Can we put a sphere with a bigger radius inside of a smaller one so that it would be fully contained? The answer is yes, but we have to select the space we are working in carefully. I am going to provide two examples here:

# First example: metric space

Suppose we are in a metric space with euclidean metric. The space is a sphere itself, with radius $r$. Let us denote a closed sphere of radius $r$ with center at 0 as $D_r(0)$. This sphere is a subset of $R^n$.

What is a sphere? By definition it is a point of a space and a set of such points that are no further than the sphere’s radius. What if we try to define a sphere of radius $R > r$ inside the space we are working in?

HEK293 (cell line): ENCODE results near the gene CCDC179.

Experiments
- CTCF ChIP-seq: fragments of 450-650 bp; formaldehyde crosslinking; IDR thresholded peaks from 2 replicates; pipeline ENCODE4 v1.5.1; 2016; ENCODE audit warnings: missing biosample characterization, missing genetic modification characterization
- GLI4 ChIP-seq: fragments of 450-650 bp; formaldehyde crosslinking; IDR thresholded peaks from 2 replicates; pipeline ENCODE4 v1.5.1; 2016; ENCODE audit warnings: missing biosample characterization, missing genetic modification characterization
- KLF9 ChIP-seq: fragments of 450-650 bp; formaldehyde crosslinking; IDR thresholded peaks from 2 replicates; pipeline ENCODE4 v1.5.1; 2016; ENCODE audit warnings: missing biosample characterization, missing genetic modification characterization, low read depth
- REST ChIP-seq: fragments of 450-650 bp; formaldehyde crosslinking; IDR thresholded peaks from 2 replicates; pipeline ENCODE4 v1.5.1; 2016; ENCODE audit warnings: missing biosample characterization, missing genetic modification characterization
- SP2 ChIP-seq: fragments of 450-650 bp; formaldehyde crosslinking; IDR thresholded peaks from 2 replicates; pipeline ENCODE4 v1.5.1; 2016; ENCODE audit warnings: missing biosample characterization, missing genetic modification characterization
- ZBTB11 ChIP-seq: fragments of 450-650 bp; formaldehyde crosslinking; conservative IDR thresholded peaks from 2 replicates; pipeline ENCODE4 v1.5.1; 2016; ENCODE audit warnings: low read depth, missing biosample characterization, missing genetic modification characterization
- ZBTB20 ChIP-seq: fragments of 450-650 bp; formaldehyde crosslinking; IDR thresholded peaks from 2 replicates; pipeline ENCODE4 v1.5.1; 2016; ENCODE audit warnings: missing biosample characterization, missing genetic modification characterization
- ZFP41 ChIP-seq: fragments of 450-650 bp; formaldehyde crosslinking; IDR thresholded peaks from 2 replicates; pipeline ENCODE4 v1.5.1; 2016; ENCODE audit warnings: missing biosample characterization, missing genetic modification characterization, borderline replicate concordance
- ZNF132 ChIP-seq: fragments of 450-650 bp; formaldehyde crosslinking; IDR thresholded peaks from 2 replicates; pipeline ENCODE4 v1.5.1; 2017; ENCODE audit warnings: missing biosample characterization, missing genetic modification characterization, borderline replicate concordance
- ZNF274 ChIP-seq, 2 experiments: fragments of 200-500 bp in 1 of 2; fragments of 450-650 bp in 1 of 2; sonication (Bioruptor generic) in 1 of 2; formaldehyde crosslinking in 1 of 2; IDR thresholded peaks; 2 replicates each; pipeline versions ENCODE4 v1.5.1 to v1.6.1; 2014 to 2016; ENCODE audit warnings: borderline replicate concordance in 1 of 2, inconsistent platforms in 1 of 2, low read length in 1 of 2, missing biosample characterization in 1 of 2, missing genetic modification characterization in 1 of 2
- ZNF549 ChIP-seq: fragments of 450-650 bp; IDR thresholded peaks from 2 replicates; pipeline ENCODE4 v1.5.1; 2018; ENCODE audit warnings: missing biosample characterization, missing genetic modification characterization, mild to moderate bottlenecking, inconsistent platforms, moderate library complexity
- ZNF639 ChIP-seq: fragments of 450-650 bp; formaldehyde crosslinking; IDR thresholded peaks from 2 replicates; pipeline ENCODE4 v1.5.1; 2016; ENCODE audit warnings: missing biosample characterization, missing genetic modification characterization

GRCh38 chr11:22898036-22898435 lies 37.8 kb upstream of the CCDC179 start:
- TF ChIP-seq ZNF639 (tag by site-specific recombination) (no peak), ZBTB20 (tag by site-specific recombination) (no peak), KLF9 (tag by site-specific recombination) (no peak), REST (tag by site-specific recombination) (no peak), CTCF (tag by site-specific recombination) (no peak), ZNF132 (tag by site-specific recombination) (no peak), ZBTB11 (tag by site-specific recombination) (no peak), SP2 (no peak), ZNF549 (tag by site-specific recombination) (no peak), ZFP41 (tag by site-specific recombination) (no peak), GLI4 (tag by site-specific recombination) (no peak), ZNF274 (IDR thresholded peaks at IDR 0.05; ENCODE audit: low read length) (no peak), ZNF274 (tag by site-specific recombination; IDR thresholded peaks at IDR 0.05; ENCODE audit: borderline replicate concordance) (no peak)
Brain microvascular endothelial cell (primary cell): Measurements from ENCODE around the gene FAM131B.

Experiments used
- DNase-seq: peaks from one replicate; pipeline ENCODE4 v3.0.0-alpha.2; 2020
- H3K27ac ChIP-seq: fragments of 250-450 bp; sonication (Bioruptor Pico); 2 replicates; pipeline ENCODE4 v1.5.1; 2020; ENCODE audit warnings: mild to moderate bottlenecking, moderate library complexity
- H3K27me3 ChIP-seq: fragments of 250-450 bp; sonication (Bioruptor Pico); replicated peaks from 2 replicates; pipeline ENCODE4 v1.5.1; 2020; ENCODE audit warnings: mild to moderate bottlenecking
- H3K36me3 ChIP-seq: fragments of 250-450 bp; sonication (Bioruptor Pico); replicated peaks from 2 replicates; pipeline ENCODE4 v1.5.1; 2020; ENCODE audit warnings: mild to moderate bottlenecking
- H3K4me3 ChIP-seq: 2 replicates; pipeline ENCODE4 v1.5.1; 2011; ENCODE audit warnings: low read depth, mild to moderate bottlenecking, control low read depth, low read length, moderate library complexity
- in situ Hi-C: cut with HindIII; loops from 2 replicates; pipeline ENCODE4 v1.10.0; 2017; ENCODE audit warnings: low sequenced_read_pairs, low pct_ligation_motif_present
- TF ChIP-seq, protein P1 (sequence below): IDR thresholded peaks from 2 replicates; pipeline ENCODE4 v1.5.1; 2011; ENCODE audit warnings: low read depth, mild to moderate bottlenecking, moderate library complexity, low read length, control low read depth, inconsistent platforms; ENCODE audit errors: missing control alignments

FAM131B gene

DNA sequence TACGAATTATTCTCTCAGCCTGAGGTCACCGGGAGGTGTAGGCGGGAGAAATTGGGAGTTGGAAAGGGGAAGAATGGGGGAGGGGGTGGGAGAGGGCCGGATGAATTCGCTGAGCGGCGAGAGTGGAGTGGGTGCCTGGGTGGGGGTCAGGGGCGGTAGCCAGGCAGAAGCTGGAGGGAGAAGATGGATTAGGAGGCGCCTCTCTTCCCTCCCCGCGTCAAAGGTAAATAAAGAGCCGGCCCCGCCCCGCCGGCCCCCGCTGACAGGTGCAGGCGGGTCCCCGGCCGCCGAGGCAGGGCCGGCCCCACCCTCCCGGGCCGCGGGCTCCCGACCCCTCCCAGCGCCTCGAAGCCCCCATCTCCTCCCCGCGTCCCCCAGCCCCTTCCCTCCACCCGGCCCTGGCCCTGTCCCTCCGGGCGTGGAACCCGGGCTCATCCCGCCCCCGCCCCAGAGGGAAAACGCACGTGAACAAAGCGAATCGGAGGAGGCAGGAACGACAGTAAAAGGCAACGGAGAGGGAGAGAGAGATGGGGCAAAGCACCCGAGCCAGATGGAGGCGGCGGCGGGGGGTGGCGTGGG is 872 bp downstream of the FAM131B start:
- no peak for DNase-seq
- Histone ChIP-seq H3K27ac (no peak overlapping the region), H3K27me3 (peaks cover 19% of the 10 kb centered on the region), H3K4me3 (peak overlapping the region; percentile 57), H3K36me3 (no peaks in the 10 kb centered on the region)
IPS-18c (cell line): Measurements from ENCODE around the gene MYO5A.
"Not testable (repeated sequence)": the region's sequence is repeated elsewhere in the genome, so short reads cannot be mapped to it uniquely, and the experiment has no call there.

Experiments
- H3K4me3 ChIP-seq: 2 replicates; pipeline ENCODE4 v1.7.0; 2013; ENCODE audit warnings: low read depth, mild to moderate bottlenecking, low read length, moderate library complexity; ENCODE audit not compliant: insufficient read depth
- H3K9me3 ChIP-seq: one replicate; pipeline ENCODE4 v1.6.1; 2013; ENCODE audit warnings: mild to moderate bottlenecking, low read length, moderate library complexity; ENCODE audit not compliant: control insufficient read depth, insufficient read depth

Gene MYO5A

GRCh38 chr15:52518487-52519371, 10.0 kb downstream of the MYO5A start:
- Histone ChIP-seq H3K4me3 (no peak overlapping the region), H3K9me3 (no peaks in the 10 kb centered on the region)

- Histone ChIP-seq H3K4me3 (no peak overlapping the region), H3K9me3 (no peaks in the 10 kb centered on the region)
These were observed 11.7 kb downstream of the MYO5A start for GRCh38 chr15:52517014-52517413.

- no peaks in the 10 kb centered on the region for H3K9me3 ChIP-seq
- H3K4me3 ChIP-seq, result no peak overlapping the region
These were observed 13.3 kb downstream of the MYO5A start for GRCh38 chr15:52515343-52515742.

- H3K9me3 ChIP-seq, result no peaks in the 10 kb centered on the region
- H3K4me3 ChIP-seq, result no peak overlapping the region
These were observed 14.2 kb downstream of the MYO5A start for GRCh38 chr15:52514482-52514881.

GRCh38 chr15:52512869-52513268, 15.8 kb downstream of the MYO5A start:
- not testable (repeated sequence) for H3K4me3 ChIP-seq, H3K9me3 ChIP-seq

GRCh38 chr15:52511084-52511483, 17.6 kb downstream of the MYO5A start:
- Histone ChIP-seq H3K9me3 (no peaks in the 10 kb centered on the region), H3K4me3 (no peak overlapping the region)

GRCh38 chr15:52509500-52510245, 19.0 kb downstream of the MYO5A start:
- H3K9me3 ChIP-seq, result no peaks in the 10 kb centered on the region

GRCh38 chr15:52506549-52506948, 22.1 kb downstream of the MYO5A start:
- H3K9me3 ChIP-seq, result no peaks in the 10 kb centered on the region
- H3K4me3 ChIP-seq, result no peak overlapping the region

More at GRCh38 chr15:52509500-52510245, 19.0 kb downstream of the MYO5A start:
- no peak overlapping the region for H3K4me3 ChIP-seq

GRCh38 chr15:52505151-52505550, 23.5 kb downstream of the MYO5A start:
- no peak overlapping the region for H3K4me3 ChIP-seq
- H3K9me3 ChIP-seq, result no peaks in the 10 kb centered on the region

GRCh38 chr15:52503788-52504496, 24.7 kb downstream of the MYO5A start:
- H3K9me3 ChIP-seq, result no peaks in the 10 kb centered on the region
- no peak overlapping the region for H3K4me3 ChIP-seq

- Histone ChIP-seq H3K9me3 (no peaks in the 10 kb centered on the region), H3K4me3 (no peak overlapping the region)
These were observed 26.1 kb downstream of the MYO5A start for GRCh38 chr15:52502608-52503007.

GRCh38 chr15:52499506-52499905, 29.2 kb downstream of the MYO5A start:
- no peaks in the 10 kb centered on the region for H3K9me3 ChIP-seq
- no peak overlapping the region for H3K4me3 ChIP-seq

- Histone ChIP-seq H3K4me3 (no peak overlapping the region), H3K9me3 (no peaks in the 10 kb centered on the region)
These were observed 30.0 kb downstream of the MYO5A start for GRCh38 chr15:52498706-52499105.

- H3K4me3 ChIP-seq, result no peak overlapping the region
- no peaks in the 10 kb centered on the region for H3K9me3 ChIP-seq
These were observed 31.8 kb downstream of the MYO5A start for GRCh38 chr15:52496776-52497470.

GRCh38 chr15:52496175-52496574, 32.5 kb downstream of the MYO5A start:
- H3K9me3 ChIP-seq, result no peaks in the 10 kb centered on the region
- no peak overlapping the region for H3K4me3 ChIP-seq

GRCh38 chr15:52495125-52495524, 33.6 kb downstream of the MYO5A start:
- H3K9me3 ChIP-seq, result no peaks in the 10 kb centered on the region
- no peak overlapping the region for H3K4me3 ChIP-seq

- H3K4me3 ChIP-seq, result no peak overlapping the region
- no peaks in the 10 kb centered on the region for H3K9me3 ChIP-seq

Why does this sphere look as an intersection of two? We are, by definition, effectively selecting a subset of points of space $D_r(0)$ whose distance to $B$ is less or equal to $r$. Any point of $R^n$ lying outside of $D_r(0)$ is out of reach.

As long as $% $, we can fit a bigger sphere inside of a smaller one. Once we cross the $2r$ border, even if we pick a center $B$ on the border of the $D_r(0)$, the longest distance between two points inside of $D_r(0)$ can not surpass $2r$. Thus, all points will be contained inside of $D_R(B)$.

# Second example

We can also pick up a less traditional kind of space, for example, a graph. Let us label its edges with numbers and take the shortest path as a metric.

It is easy to see that $D_{1.5}(D) \subset D_{1}(C)$, for: